Before Starbucks...did we drink coffee?
Nowadays at Starbucks, I'm almost embarrassed to request a mere venti regular coffee when the person ahead of me has just ordered a Marble Mocha Macchiato.
What Starbucks began in 1971 in Seattle now has become a national (and international) phenomenon. According to the company's historical timeline, Howard Schultz (with the help of local investors) acquired Starbucks in 1987 and the location count was 17. At press time, Starbucks operated 10,801 locations. Pretty impressive, huh?
What did Starbucks do (and continues to do), besides offer freshly brewed coffee in a multitude of varieties and sizes (tall, grande, venti—borrowed from the Italians) served in a paper cup with a holder and easy-to-sip top? Created a need, served a need, continues to create a need and continues to serve a need (thanks to the fancy schmancy stand aside and wait for your specialty coffee variety).
Why am I writing about a coffee house that, to my understanding, doesn't have a licensing program? Why should you care (you don't drink coffee, you think Starbucks' coffee is too strong, you refuse to pay Starbucks' prices)?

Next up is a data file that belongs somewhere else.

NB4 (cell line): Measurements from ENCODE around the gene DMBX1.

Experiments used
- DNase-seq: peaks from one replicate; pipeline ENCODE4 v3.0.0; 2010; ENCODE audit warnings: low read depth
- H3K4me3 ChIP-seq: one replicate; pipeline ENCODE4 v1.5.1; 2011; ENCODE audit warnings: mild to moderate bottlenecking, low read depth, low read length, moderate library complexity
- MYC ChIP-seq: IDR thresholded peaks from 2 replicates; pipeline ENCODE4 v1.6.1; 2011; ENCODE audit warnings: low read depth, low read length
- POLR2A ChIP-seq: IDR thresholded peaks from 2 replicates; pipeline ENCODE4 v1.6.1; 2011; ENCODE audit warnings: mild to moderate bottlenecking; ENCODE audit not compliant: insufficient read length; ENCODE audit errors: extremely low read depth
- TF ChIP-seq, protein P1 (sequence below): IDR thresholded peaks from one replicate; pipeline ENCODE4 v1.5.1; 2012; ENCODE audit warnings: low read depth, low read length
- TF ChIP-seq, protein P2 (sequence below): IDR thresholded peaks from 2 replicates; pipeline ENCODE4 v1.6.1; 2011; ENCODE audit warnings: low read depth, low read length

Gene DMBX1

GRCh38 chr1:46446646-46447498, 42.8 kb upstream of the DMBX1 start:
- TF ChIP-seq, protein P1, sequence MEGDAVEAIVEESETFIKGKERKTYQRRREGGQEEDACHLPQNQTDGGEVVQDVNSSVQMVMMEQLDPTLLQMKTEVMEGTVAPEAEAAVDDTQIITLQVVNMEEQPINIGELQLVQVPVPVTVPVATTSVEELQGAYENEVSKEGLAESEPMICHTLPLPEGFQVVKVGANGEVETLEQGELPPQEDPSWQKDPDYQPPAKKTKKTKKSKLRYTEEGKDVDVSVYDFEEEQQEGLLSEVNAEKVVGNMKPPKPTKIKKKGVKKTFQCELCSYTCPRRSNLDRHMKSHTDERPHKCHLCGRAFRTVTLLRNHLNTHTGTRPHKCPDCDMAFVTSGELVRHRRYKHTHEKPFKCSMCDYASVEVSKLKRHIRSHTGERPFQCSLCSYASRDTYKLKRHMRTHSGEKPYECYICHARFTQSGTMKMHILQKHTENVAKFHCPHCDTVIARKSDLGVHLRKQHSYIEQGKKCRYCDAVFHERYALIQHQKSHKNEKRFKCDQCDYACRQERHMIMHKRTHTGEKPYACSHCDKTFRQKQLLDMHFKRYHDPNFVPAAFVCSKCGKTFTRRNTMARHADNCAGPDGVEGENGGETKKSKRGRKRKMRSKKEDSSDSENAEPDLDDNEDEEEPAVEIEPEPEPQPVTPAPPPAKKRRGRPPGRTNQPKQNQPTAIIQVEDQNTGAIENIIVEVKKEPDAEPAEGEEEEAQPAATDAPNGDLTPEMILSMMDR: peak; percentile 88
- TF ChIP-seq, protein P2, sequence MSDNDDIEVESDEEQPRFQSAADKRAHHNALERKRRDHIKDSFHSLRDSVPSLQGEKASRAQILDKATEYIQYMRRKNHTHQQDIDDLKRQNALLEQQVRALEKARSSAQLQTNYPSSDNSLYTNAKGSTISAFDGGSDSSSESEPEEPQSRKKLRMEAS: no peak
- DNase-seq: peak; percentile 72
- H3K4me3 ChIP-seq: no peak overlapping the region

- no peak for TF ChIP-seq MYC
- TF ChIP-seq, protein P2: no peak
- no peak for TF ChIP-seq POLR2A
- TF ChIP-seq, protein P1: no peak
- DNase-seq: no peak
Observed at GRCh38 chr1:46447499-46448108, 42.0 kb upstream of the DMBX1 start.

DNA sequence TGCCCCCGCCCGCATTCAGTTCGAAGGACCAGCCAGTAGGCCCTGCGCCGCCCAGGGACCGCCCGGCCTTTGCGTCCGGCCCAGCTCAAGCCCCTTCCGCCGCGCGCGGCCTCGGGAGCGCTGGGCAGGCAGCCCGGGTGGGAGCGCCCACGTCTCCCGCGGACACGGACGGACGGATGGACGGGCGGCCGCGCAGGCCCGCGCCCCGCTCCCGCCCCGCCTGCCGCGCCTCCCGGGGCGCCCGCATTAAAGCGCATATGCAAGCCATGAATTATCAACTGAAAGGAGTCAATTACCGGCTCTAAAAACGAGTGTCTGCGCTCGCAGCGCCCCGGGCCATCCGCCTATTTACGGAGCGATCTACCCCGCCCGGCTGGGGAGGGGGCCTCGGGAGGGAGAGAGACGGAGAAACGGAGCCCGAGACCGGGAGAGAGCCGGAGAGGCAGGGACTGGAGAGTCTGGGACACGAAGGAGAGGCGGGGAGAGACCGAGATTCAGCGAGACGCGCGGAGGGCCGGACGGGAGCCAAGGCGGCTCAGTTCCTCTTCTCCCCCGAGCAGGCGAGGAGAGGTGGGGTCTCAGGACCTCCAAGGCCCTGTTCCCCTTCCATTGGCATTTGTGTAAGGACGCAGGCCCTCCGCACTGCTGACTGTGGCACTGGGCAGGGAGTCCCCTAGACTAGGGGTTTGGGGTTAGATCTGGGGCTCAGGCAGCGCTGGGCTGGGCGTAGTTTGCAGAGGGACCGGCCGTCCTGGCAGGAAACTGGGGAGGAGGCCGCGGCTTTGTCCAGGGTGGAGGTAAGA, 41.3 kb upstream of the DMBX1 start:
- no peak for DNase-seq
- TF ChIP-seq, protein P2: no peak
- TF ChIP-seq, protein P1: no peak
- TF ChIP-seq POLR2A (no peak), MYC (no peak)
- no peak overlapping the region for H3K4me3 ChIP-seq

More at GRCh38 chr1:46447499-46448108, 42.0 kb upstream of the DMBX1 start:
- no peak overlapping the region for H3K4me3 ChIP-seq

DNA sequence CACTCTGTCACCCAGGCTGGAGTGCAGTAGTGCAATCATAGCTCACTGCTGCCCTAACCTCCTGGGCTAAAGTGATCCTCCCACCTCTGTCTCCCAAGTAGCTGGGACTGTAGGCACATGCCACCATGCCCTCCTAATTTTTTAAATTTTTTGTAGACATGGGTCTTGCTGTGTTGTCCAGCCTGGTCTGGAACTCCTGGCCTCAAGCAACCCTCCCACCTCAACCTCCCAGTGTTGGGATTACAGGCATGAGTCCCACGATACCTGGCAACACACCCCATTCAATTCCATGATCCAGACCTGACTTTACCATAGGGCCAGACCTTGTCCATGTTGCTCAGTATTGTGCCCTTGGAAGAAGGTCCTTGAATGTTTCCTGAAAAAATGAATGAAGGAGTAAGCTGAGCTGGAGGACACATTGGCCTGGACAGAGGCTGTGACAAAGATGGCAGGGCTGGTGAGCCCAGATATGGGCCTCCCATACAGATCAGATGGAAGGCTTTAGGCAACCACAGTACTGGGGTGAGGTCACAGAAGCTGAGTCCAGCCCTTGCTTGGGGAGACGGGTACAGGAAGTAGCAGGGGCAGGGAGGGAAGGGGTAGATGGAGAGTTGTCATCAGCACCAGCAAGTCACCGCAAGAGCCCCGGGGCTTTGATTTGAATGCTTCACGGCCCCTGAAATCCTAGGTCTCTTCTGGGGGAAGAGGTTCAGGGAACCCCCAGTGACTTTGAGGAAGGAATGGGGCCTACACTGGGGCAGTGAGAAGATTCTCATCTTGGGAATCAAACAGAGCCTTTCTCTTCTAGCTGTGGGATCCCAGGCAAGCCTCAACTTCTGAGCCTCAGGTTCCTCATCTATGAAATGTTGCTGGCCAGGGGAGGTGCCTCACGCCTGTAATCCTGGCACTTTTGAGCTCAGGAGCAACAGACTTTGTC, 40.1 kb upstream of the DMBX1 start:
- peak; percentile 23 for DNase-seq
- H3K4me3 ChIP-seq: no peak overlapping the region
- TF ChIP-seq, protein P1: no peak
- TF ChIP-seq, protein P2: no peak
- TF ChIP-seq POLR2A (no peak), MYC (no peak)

Today, your biggest competition is not the company exhibiting next to your booth, but some retailers. How will your company sustain business or grow business when your source of shelf space (and marketing) is designating shelf space to its own private-label brands? The answer is to create a need for your brand or product, and then serve the need. That's why, this month, we delved into a brand story with "how-to" in mind. We asked licensors, marketing gurus, branding experts, buyers, and merchandisers, among others to speak with LICENSE both on and off the record about brand strategy and execution for existing and new brands. The result is a comprehensive tips and advice story that will provide you with key brand takeaways.
As usual, I've been traveling: made my rounds at MAGIC; then to Houston, TX, to speak at the ICLA Winter Symposium; on to San Francisco and Los Angeles; and I'll head internationally at the end of this month to the Bologna Children's Book Fair and MIPTV. If you are attending Bologna Children's Book Fair, March 27 through 30, don't miss Licensing Days, organized by LICENSE and LIMA for the Bologna Children's Book Fair.
While Licensing International Show seems so far away, the editorial team at LICENSE is busy working on the May Show Preview. Licensing Show exhibitors soon will receive a letter via e-mail requesting online submissions for the May Show Preview. Don't miss your chance for this editorial opportunity. Any questions, e-mail Lorri Freifeld at email@example.com